ST. PETERSBURG, Fla. (WFLA) — Benjamin Chapinski, Jr. just wants his son back. Chapinski says his 56-year-old son, Benjamin Chapinski, III, has been missing for three days.

“You’d be completely broken,” Chapinski said. “You’d be worried.” This isn’t the first time he’s been gone before too. He was missing for about two weeks back in 2017.

“I couldn’t sleep at night,” Chapinski said. “You can’t eat.”

Making matters scarier, the younger Chapinski has schizophrenia.

“I was talking with my son and he was acting very strange,” Chapinski recalled. “And so I said, ‘You haven’t been taking your medication.'”

The next day — the day before Thanksgiving — Chapinski woke up to find his son gone from his St. Petersburg home. After calling police, they issued a missing person alert and found his son later that day in the northern part of the city.

“He said to me, ‘We just spotted your son.'” Chapinski said, “‘We told him to get in the car. He said he’s not going in the car and he doesn’t want to go home.'”

According to police, they do not have the authority to transport the younger Chapinski home. When they interacted with him, he kept crossing the street and evading the police officers. But since he didn’t say or do anything that would harm himself or others and he wasn’t breaking the law, they couldn’t take him.

“People in his condition without medication, they’re delusional,” Chapinski said. “They have hallucinations. And in addition to that, they’re a danger to themselves.”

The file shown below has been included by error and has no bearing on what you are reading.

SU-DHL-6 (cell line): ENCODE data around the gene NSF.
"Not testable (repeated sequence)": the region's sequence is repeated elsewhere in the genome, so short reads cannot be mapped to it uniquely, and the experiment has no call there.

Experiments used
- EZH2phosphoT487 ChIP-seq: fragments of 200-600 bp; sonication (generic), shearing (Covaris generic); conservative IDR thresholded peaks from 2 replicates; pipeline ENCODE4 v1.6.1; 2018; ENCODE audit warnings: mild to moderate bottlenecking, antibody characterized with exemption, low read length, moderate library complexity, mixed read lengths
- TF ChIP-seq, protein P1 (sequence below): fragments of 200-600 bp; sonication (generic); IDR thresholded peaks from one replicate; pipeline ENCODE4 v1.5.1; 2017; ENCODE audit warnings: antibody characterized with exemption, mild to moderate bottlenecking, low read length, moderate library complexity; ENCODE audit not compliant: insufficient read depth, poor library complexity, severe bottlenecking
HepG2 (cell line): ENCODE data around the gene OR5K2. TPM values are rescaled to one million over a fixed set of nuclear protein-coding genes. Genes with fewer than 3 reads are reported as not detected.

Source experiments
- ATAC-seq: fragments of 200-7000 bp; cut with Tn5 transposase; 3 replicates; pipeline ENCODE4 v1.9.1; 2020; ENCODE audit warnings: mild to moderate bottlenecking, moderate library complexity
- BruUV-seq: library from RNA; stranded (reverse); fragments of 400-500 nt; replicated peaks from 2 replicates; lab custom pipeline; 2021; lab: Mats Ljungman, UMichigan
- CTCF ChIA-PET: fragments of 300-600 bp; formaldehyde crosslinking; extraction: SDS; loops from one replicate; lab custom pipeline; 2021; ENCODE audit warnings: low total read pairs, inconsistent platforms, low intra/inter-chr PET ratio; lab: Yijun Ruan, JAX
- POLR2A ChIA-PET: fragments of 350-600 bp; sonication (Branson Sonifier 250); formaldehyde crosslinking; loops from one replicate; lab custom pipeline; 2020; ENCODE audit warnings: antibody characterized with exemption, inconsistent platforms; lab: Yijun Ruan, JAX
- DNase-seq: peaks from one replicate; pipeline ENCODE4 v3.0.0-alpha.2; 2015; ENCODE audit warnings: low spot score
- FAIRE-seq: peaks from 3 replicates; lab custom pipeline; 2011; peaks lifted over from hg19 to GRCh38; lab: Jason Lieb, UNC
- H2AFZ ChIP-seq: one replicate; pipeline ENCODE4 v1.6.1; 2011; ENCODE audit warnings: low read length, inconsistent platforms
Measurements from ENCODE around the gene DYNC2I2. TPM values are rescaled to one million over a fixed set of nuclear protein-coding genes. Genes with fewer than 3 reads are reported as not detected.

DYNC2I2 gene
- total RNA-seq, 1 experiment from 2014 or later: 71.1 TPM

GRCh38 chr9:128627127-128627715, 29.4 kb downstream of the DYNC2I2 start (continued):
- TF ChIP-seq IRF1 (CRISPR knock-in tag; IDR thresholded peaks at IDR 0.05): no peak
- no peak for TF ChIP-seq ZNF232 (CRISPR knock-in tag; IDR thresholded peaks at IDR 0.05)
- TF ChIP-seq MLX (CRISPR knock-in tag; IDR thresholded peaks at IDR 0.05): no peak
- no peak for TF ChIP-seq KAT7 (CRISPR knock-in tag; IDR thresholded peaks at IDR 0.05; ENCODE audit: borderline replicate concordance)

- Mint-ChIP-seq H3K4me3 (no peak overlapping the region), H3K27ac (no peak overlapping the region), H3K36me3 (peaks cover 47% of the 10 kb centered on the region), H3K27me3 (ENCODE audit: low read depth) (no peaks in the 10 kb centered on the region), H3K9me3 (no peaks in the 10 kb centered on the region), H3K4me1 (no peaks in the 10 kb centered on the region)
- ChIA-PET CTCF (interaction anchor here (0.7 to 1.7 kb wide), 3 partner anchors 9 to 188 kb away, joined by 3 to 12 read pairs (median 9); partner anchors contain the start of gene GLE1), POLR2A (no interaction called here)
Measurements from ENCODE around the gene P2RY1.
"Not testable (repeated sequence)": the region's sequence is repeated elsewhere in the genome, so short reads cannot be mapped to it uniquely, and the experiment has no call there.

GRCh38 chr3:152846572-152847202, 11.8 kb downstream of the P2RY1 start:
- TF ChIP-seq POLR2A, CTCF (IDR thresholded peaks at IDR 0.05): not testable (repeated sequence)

Police also said they saw Chapinski, III buying beer and food at a convenience store. When they questioned the clerk about him, the clerk said he acted normally. With both of these eyewitness accounts and no paperwork from the family proving Chapinski, Jr. was schizophrenic, police say their hands were tied. But the family says they were never asked for paperwork, which they say they have.

“Just looking at his appearance,” Chapinski said. “You can tell that his intellectual capacity deviated from the norms.”

However, police did not issue a Purple Alert for the younger Chapinski, which his father says is a mistake.

“It is a fact that it was an error,” Chapinski said. “You can’t deviate from that.”

8 On Your Side asked police why no Purple Alert was issued — they said they would look into it and get back later. St. Petersburg police also said they were aware the younger Chapinski had gone missing before.

Now, the elder Chapinski doesn’t know where to turn for help. He hopes getting the word out, like five years ago, will bring his son home again.

“That’s where I am now,” Chapinski said. “I’m devastated.”